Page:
Hippocampal neurons and recombinant galectins as tools for systematic carbohydrate structure-function studies in neuronal differentiation
Kopitz, J × Russwurm, R Kaltner, H Andre, S Dotti, Carlos Gabius, HJ Abad-Rodriguez, J #
Developmental Brain Research vol:153 issue:2 pages:189-196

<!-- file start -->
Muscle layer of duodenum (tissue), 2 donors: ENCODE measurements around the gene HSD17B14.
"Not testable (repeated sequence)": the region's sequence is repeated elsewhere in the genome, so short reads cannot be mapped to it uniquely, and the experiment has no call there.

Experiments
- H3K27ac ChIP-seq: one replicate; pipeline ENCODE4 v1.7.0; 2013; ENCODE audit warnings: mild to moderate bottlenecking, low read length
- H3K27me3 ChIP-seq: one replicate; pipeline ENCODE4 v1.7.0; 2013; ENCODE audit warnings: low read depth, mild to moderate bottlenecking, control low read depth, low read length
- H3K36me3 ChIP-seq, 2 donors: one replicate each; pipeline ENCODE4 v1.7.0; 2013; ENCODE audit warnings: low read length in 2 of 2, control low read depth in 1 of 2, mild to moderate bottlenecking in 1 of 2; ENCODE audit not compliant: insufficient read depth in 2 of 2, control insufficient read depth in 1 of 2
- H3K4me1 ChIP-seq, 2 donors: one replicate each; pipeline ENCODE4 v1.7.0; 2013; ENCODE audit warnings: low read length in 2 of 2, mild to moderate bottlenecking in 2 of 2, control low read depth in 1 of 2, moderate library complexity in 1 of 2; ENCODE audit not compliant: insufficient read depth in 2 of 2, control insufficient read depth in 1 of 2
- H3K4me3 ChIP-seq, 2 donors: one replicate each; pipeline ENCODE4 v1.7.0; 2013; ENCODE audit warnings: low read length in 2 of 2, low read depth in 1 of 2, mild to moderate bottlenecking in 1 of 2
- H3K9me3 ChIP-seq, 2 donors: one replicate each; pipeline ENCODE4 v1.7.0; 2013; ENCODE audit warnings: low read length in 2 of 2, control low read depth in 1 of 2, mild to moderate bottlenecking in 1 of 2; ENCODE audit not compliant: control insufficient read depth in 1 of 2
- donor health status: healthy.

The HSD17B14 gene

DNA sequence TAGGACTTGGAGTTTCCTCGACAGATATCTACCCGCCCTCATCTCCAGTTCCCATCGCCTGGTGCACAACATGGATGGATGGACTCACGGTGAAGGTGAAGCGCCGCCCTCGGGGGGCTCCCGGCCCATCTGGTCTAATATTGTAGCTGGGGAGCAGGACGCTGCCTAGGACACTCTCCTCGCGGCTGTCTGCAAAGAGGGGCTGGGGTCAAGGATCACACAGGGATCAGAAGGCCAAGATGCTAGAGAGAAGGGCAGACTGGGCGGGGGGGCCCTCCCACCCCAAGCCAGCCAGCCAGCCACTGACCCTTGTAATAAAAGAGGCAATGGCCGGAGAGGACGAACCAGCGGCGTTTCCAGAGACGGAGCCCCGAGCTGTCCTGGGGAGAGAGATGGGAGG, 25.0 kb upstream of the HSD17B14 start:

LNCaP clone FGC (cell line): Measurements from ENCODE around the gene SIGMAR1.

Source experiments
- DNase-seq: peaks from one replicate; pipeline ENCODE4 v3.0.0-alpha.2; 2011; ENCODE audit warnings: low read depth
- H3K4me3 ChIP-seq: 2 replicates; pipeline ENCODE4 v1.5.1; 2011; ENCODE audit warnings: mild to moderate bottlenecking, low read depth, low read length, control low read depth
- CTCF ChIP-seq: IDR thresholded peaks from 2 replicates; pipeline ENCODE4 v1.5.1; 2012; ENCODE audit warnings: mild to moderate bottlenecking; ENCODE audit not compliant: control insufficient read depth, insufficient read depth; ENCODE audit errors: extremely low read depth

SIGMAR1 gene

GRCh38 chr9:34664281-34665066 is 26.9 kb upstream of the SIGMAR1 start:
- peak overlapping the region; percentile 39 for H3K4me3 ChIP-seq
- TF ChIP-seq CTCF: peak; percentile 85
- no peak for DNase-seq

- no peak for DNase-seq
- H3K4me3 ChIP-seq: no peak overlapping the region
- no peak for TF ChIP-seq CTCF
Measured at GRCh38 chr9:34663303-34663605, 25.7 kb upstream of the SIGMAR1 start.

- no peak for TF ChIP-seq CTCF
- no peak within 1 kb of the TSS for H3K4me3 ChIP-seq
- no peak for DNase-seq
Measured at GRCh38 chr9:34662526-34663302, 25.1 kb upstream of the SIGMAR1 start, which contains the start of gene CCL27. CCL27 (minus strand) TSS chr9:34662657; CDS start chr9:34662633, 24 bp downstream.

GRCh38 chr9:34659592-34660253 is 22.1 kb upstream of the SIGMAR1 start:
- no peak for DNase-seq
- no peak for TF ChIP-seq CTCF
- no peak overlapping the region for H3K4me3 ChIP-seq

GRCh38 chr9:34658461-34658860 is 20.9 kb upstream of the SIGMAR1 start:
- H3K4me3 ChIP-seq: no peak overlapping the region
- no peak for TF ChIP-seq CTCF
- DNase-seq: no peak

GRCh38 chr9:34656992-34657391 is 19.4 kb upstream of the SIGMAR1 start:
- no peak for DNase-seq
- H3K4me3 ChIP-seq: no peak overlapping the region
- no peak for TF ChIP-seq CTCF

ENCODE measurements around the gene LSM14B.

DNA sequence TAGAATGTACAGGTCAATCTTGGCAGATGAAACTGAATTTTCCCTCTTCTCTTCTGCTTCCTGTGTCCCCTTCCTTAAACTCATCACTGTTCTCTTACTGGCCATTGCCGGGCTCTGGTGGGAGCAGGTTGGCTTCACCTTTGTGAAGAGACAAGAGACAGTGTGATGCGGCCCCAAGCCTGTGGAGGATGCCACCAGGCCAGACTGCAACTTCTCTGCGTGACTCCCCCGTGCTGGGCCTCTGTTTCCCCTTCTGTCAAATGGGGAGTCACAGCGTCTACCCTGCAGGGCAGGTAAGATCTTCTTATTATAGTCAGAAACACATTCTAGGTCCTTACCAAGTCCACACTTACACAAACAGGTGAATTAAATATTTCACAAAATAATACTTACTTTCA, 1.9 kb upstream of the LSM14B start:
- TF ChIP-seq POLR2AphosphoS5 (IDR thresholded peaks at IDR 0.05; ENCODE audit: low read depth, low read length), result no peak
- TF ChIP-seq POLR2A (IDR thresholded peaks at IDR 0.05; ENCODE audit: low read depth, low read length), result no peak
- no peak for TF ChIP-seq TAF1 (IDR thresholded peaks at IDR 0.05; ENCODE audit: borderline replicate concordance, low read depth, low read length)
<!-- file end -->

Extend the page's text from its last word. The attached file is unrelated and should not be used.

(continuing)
Membrane glycoconjugates play a central role in neuronal interactions and regulation. To define the precise links between membrane polysaccharides and neuronal functions, two main requirements must be fulfilled: (1) the availability of molecular tools able to finely discriminate among carbohydrate structures and (2) the use of an experimental system suitable for systematic and quantitative studies of particular neuronal processes. In this work, we used two chicken proto-type galectins, i.e., monomeric CG-14 and dimeric CG-16, with very similar carbohydrate affinities, and rat hippocampal neurons in culture to quantitatively measure the involvement of carbohydrate protein interaction in axonal growth and directionality, neurite sprouting and axon regenerative capacity after section. CG-16 potently stimulated axonal growth and guidance. Neurite sprouting was enhanced by immobilized CG-16 and, notably, reduced by lectin in solution. Overall, cross-linking CG-16 invariably excelled CG-14 in these functional assays, although none of them were able to improve axon regenerative capacity when compared to mammalian galectin-1. Our results demonstrate the potential of the experimental set-up to perform a systematic study of galectin functionality in neuronal differentiation. In view of the concept of the sugar code, the presented results indicate that biological effects triggered by glycan binding engaging an endogenous lectin can be modulated by carbohydrate affinity and/or by other factors like differential cross-linking capacity. (C) 2004 Elsevier B.V. All rights reserved.